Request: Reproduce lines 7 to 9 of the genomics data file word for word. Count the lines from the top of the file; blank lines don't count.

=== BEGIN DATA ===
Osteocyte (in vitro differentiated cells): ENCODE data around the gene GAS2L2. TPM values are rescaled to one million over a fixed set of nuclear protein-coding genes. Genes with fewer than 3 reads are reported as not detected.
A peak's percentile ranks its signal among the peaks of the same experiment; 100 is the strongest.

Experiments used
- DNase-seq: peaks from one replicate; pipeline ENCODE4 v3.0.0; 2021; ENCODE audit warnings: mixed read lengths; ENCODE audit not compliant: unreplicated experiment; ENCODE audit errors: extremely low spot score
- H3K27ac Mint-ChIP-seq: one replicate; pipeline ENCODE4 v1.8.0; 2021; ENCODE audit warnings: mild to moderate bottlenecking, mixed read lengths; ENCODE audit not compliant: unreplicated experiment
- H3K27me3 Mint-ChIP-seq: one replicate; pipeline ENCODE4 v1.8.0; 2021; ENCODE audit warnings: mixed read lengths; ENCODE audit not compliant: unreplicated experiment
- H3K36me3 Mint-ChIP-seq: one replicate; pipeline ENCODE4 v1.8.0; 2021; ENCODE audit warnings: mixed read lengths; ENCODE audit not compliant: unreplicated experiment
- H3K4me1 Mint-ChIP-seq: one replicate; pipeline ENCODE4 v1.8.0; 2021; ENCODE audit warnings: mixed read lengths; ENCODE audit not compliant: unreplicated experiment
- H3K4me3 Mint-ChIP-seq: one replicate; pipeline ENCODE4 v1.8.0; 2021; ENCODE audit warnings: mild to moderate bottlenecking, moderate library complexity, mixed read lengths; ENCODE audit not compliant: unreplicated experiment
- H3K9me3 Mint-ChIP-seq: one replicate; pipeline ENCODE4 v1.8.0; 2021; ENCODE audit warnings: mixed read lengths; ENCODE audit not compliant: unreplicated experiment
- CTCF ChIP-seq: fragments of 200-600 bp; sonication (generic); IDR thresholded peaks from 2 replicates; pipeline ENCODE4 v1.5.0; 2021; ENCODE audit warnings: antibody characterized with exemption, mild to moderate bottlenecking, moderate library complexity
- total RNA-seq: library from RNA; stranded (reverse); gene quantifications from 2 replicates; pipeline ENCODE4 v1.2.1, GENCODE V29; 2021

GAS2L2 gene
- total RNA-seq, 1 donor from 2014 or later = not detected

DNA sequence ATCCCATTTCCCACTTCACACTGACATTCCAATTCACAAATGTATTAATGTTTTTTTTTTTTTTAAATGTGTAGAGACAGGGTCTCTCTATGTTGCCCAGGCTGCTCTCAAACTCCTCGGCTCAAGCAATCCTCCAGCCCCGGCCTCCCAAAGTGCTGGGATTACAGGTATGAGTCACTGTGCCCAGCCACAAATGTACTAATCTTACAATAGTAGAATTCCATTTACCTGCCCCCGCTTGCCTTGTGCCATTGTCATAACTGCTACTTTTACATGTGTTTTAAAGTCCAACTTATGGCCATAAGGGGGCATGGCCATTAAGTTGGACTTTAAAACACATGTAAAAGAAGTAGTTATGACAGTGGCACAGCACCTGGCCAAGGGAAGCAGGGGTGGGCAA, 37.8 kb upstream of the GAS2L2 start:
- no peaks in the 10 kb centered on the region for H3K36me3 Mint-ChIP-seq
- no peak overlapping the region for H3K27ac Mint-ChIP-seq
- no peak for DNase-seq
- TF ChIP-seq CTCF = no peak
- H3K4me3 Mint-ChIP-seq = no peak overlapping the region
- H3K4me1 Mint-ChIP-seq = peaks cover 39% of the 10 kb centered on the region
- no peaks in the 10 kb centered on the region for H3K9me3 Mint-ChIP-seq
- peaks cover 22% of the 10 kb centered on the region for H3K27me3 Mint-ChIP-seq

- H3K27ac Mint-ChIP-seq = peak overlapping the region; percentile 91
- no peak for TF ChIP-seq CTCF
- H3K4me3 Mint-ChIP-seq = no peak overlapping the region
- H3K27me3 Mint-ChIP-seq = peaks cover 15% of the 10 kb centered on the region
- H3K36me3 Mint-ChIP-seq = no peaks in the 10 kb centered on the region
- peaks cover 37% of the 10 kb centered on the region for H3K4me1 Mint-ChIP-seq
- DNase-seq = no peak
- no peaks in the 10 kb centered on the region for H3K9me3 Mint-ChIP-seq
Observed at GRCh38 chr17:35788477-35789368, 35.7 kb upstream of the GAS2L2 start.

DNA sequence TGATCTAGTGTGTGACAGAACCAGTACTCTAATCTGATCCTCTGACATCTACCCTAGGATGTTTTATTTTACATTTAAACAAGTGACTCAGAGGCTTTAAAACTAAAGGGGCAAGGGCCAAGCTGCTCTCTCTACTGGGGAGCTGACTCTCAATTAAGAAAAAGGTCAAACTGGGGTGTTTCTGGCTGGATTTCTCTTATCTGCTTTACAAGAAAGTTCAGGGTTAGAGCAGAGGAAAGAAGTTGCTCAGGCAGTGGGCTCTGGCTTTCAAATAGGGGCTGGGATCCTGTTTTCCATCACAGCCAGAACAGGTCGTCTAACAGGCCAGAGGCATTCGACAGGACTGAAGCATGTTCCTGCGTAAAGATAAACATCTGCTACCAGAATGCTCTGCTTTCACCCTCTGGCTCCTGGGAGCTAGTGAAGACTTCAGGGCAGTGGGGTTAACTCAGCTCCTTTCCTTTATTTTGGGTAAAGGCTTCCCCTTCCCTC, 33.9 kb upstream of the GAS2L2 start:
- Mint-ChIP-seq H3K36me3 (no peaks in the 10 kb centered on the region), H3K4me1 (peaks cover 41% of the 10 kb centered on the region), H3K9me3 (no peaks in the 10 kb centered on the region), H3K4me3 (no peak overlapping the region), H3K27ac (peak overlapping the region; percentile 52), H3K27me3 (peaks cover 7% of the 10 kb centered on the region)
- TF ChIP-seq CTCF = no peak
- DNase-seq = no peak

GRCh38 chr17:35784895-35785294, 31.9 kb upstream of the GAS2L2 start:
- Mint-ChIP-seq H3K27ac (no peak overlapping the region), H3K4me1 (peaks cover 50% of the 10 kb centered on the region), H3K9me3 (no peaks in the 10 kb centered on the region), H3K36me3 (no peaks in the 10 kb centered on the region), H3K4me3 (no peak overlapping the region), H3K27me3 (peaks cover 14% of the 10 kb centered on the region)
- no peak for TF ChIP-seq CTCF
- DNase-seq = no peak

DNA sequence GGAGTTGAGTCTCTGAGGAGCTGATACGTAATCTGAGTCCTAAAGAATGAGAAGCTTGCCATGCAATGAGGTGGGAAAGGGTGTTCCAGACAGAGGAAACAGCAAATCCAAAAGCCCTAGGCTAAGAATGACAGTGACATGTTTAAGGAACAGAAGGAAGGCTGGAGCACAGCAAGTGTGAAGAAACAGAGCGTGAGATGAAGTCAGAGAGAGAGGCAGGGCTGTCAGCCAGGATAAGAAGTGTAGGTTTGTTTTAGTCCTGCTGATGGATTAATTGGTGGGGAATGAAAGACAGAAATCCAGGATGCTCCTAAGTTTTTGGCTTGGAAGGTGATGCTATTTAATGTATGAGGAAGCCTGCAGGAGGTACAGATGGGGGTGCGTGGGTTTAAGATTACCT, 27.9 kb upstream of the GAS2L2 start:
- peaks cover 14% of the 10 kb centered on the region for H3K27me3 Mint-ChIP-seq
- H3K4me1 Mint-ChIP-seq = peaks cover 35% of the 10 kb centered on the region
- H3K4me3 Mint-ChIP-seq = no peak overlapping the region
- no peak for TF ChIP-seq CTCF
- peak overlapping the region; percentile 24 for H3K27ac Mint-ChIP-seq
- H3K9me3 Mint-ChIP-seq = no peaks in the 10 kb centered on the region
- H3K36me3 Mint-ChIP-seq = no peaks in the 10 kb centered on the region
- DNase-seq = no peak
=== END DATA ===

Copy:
- H3K36me3 Mint-ChIP-seq: one replicate; pipeline ENCODE4 v1.8.0; 2021; ENCODE audit warnings: mixed read lengths; ENCODE audit not compliant: unreplicated experiment
- H3K4me1 Mint-ChIP-seq: one replicate; pipeline ENCODE4 v1.8.0; 2021; ENCODE audit warnings: mixed read lengths; ENCODE audit not compliant: unreplicated experiment
- H3K4me3 Mint-ChIP-seq: one replicate; pipeline ENCODE4 v1.8.0; 2021; ENCODE audit warnings: mild to moderate bottlenecking, moderate library complexity, mixed read lengths; ENCODE audit not compliant: unreplicated experiment